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EPR Detection of Reactive Oxygen and Nitrogen Species (ROS and RNS)
ROS Detection Cancer
Honokiol (HNK) is a promising anticancer agent derived from the bark of an oriental medicinal plant Magnolia officinalis. It has been concluded that HNK treatment triggered cytoprotective autophagy in prostate cancer cells, which can be exploited to increase anticancer effect of this promising natural agent. A cell-permeable spin probe (CMH) was used to detect ROS by EPR in prostate cancer (PC-3) cells.
ROS Detection Tumor
Nitric Oxide (NO) and Reactive oxygen species (ROS) are endogenous regulators of angiogenesis-related events as endothelial cell proliferation and survival, but NO/ROS defect or unbalance contribute to cancers. A novel photoactive inhibitor called NS1 constitutes a promising tool that modulates NO and redox stresses with great potential to control angiogenesis.
ROS Detection Diabetes
Type-2 diabetes mellitus (T2DM), with over 6 million new cases reported per year, currently represents one of the world’s chief economic and health care challenges. Recent studies place altered mitochondrial oxidative phosphorylation (OxPhos) as an underlying genetic element of insulin resistance.
ROS Detection Alzheimers
Increasing evidence indicates that abnormal Cu2+ binding to Aβ peptides are responsible for the formation of soluble Aβ oligomers and ROS that play essential roles in AD pathogenesis. UV light exposure pronouncedly enhances cytotoxicity of the chelator-treated and -untreated Cu2+ bound Aβ42 aggregates.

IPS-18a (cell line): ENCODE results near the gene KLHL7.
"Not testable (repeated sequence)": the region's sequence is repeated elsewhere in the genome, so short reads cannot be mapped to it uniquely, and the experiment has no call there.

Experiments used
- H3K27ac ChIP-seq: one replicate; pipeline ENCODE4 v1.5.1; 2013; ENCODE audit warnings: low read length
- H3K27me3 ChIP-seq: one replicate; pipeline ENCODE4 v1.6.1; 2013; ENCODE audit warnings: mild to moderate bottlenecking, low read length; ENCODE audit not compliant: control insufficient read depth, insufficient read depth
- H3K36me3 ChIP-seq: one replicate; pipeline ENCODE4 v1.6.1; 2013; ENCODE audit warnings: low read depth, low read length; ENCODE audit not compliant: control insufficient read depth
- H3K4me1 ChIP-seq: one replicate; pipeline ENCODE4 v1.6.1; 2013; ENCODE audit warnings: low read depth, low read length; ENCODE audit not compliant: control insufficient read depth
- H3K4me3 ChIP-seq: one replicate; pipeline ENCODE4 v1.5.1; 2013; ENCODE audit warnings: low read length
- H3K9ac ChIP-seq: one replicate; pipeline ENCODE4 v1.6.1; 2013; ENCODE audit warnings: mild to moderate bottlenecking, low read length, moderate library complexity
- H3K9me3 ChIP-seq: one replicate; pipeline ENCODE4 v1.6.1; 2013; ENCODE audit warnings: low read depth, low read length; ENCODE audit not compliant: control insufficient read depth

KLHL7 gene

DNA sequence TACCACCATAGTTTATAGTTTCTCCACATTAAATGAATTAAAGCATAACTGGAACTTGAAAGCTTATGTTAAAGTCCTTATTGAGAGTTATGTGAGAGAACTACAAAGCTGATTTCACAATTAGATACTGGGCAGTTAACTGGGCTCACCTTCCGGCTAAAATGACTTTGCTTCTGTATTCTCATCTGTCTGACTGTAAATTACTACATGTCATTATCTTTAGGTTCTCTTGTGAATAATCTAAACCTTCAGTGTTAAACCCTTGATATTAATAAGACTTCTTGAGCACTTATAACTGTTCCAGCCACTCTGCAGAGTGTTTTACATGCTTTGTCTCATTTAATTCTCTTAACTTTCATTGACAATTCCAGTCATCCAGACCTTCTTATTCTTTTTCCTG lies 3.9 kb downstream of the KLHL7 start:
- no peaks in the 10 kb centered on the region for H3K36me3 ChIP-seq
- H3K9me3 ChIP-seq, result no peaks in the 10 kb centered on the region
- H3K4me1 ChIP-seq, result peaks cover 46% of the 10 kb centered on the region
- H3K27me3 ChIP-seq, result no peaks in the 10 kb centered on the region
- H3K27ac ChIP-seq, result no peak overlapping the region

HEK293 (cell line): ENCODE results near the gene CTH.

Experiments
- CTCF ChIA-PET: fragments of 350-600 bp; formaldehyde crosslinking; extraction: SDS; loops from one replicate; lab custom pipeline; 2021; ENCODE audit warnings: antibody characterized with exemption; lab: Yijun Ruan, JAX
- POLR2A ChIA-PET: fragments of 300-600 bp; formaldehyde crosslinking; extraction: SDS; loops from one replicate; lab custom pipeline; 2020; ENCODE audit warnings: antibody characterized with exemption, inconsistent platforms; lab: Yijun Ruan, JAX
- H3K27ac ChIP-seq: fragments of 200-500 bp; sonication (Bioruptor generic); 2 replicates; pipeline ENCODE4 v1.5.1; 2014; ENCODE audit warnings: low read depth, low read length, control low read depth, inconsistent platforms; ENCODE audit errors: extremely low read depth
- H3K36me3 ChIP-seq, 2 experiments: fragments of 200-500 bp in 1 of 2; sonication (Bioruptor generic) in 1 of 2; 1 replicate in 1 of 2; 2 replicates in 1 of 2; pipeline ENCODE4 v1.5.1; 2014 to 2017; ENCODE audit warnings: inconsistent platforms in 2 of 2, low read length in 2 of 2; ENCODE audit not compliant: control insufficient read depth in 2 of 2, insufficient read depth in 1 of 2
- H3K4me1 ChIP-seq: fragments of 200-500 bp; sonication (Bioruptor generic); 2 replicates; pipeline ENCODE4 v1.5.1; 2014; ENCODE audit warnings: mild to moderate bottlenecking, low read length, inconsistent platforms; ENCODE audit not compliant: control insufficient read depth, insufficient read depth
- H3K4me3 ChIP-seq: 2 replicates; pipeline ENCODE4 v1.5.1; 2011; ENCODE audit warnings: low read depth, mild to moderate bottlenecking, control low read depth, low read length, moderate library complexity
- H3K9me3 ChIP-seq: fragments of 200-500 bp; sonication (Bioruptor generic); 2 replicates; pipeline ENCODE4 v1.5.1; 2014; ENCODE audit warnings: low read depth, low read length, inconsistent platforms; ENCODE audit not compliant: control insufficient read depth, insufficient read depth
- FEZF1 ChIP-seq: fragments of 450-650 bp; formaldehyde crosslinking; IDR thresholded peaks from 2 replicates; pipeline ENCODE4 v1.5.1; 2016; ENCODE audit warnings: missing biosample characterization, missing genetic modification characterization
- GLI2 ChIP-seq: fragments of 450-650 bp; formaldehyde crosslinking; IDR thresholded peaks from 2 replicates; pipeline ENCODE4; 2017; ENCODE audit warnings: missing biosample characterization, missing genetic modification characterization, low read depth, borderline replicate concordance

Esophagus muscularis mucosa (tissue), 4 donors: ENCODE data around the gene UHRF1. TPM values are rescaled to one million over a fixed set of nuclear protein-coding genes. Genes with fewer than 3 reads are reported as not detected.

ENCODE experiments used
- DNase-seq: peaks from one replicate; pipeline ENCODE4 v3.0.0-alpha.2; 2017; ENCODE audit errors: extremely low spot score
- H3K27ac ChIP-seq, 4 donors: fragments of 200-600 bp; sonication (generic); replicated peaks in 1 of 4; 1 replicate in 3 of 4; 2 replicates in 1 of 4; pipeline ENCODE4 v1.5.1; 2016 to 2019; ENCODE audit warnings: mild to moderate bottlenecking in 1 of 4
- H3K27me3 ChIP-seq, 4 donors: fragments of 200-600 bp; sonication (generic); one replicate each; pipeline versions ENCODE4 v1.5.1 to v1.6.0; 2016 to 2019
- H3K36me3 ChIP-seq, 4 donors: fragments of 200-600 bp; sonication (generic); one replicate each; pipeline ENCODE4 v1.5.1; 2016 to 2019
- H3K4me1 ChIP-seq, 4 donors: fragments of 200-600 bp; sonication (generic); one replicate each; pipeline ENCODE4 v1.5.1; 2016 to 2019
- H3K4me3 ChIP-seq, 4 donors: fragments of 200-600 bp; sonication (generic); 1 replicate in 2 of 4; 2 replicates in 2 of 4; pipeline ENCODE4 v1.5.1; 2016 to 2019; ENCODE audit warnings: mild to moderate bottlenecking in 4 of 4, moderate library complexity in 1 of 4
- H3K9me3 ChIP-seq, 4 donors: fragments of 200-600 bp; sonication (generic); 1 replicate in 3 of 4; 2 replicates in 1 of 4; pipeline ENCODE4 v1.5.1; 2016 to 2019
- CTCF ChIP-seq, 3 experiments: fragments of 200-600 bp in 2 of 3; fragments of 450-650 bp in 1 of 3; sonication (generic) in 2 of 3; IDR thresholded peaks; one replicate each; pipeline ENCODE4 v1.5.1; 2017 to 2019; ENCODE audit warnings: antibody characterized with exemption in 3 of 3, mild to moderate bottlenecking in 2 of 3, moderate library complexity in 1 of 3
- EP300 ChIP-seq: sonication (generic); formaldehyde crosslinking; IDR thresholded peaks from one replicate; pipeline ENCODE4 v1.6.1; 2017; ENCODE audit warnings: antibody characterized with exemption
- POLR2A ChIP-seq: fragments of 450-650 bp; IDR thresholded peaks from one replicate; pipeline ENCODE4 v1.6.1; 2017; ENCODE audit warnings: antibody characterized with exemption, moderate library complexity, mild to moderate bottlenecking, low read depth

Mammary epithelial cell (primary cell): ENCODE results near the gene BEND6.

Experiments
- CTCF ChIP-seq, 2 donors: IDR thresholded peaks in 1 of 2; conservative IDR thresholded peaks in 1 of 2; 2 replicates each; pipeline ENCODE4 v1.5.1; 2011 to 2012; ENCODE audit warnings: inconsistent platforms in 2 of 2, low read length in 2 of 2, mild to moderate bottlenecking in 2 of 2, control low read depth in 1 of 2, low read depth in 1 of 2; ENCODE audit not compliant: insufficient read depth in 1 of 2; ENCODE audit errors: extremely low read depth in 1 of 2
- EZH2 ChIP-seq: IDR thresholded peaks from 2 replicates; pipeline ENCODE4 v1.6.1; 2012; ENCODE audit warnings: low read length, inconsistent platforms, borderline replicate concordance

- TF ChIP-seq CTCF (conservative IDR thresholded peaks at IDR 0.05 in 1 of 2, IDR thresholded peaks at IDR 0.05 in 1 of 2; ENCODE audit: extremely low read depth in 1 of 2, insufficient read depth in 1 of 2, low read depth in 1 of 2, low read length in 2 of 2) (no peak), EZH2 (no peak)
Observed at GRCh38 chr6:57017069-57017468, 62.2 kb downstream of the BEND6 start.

ROS Detection Enzymes
The Nox family of enzymes (Nox1 to -5, Duox1 and -2) and mitochondrial electron transport enzymes are among the major sources of cellular reactive oxygen species (ROS), including superoxide radical anion (O2⨪), hydrogen peroxide (H2O2), and related oxidants.
ROS Detection Herbal Medicine
Chinese medicine formula Qing Huo Yi Hao (QHYH) reveals to be a potent antioxidant acting as scavenge of superoxide anions in high glucose-treated endothelial cells.
ROS Detection Ischemic Stroke
Extensive research has identified citotoxicity, oxidative stress, inflammation, and cell death (necrosis and apoptosis) as key contributory pathways underlying lesion progression. See how EPR contributes to politherapy approach to these diverse injury mechanisms
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